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Guidance for Waterfowl Hunting on Agricultural Lands

Annapolis, Md. (November 17, 2011) ─ The Maryland Natural Resources Police (NRP) would like to remind hunters that State and federal regulations allow waterfowl hunting on agriculture fields only if they have been properly harvested or left in their natural state.

“This year’s tropical storms and hurricanes have resulted in some agricultural crops not being harvested. These fields cannot be hunted legally if the un-harvested crops have been manipulated ─ mowed, knocked down, etc.,” said Col. George F. Johnson IV. “The un-harvested fields can only be hunted if the crops remain in their natural state, only affected by the weather. Manipulated, un-harvested fields must be disked or plowed under, so that the grain is not accessible to the waterfowl for a period of 10 days prior to hunting.”

It is also unlawful to hunt waterfowl in areas where small grains have been top sown or broadcast on top of the soil, leaving the grain available to feeding birds. Before hunting can occur in these areas, all seeds must be germinated and growing, entirely covered by soil, or completely removed, at least 10 days prior to hunting. These situations are commonly referred to as waterfowl baiting.

Baiting also includes distributing grain on the land or water to entice waterfowl into hunting situations. It is not necessary for a hunter to know that an area is baited to be in violation of Maryland’s migratory bird baiting regulation, which is considered a strict liability offense. It is the hunter’s responsibility to take all reasonable steps to ensure that the hunting area is not or has not been baited. NRP recommends the following:

  • Hunters should become familiar with normal farming practices in the area (consult with USDA State Extension Specialist);
  • Hunters should consult the waterfowl hunting guide, and farmer or landowner regarding the farming practices, and any possible baiting on or near the hunting area;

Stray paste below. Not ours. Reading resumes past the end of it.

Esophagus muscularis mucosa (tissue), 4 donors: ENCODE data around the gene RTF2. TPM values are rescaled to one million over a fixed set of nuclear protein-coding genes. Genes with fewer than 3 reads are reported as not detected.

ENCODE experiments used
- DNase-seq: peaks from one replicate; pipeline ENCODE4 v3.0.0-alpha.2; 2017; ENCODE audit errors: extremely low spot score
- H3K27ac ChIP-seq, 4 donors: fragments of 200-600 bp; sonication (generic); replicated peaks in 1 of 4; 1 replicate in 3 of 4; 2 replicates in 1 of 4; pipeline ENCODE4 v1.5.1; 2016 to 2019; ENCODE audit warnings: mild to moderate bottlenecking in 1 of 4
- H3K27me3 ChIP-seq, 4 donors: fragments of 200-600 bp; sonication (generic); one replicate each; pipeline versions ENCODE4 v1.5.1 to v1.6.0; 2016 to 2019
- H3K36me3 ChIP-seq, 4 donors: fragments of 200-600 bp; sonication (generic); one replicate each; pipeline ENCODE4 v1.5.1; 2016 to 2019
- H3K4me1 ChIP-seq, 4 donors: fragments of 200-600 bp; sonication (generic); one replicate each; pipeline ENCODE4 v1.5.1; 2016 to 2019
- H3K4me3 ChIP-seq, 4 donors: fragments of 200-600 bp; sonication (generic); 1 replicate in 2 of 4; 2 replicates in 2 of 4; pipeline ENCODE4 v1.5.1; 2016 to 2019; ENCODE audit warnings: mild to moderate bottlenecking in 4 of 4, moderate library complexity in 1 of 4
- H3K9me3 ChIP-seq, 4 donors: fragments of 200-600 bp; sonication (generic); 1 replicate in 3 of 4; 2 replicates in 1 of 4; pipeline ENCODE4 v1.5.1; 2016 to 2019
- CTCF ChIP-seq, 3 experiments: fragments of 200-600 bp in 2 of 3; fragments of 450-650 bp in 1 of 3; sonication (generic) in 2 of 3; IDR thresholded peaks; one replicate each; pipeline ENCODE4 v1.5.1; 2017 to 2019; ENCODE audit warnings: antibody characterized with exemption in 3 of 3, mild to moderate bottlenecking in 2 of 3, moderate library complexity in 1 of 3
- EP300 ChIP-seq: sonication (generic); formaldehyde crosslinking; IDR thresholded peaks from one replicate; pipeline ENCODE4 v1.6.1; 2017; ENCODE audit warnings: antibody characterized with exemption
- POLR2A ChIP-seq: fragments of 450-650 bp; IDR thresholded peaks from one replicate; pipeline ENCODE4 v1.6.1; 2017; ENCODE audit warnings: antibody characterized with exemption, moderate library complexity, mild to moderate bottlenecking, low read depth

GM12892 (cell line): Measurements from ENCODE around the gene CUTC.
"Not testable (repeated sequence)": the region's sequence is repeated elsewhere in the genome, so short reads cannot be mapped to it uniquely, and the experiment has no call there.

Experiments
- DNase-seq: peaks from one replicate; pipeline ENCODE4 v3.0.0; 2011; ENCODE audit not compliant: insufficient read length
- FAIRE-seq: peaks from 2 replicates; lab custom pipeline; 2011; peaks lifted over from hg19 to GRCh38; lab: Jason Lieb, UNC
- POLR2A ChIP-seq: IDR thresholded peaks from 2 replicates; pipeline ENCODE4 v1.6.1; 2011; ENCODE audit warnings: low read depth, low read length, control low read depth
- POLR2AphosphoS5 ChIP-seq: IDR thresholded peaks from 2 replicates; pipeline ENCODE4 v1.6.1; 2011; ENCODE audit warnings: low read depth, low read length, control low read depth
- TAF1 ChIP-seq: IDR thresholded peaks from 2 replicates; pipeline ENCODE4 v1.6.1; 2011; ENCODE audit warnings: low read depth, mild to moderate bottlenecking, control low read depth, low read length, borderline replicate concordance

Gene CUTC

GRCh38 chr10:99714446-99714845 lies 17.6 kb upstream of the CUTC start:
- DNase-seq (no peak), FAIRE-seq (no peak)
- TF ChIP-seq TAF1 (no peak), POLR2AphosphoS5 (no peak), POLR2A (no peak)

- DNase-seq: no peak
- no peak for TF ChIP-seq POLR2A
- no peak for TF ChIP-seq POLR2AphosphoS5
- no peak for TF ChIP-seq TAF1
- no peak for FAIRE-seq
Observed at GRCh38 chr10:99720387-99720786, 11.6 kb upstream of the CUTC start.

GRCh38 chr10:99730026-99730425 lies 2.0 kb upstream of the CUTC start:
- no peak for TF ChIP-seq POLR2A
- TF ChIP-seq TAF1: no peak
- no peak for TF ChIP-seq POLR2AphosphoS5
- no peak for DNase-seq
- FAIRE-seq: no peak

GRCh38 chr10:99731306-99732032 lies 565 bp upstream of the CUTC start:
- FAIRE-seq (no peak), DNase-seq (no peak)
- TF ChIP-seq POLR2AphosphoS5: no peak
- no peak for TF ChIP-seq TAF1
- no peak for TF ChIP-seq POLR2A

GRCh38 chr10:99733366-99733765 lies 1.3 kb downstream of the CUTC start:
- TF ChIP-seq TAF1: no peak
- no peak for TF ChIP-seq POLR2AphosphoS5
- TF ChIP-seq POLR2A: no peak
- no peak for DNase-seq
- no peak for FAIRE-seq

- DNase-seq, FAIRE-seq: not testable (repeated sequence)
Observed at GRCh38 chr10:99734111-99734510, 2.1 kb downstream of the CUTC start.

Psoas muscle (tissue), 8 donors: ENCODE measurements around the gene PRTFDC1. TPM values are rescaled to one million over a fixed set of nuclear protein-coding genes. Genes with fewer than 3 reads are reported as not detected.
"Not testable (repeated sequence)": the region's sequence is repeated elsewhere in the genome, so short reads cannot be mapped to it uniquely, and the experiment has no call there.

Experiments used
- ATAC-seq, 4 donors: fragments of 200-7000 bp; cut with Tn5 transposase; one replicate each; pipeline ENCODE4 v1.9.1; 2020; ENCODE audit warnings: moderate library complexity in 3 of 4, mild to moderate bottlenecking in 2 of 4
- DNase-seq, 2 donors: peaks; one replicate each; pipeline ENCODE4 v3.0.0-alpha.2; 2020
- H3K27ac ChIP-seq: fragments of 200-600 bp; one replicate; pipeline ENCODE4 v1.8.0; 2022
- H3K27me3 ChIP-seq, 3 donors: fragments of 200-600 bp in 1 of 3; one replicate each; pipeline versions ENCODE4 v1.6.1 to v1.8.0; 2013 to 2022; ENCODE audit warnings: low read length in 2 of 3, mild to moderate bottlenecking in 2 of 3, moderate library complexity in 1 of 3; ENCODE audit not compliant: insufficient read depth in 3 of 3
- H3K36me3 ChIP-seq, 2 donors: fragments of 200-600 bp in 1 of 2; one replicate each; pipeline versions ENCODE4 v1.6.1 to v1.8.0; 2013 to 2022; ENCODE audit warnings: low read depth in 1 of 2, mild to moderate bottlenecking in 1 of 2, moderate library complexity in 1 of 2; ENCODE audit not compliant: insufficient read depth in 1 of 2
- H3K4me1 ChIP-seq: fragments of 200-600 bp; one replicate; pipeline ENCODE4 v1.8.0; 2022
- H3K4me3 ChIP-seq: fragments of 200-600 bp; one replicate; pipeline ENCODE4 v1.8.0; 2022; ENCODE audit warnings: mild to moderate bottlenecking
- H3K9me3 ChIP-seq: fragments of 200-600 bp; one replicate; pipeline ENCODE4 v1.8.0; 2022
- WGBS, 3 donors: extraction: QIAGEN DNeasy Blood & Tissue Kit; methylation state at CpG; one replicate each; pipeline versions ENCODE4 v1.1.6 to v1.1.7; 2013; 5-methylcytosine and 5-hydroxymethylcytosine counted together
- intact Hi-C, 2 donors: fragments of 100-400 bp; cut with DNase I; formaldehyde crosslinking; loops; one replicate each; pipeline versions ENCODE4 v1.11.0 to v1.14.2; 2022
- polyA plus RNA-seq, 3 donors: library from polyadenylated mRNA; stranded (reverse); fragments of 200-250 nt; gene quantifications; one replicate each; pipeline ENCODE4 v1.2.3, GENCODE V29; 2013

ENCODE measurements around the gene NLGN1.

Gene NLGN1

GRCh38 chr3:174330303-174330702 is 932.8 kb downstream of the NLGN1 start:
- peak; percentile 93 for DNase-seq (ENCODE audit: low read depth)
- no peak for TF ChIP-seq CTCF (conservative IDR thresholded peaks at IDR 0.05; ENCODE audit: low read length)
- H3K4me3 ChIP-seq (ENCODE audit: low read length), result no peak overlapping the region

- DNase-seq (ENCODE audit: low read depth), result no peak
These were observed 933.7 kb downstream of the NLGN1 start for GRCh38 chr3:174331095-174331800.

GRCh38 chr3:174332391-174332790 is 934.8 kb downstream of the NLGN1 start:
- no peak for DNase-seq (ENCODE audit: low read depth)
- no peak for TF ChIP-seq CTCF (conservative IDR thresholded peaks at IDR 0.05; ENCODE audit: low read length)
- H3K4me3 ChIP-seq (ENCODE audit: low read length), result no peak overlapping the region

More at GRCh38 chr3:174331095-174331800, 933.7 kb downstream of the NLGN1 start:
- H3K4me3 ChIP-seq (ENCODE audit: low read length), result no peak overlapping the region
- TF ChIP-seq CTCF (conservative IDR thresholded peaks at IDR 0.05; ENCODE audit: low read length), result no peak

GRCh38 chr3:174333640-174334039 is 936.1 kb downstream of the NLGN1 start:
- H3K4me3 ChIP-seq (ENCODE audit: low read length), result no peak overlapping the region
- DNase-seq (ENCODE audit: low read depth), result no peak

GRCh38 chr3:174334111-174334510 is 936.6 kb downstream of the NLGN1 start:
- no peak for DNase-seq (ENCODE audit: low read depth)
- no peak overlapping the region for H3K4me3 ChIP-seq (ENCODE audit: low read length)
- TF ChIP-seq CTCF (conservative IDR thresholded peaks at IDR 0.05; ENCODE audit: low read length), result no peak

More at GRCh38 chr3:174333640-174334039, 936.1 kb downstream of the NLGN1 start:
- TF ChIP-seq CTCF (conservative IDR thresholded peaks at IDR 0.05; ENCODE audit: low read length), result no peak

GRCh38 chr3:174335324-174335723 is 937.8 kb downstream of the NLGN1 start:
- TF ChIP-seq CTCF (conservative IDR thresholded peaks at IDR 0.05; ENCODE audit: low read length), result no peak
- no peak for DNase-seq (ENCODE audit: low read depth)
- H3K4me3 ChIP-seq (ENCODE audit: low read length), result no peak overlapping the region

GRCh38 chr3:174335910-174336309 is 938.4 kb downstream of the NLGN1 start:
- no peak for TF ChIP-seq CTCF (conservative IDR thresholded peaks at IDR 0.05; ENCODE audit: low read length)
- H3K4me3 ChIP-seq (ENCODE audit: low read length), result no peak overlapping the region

• Hunter should thoroughly inspect the area prior to hunting and leave the site if they find grain or feed.
  • For more information call the NRP Communication Center at 800-628-9944.


       November 17, 2011

    Contact: Sgt. A.A. Windemuth
    410-260-8850 office | 410-713-8449 cell
    awindemuth@dnr.state.md.us

    The Maryland Natural Resources Police is the enforcement arm of the Department of Natural Resources (DNR). With an authorized strength of 247 officers and a dedicated staff of civilian and volunteer personnel, the NRP provide a variety of services in addition to conservation, maritime and law enforcement duties throughout the State of Maryland. These services include homeland security, search and rescue, emergency medical services, education, information and communications services on a round the clock basis. NRP is the only police force aside from the Maryland State Police that has statewide jurisdiction.

    The Maryland Department of Natural Resources is the state agency responsible for providing natural and living resource-related services to citizens and visitors. DNR manages nearly one-half million acres of public lands and 17,000 miles of waterways, along with Maryland's forests, fisheries and wildlife for maximum environmental, economic and quality of life benefits. A national leader in land conservation, DNR-managed parks and natural, historic and cultural resources attract 11 million visitors annually. DNR is the lead agency in Maryland's effort to restore the Chesapeake Bay, the state's number one environmental priority. Learn more at www.dnr.maryland.gov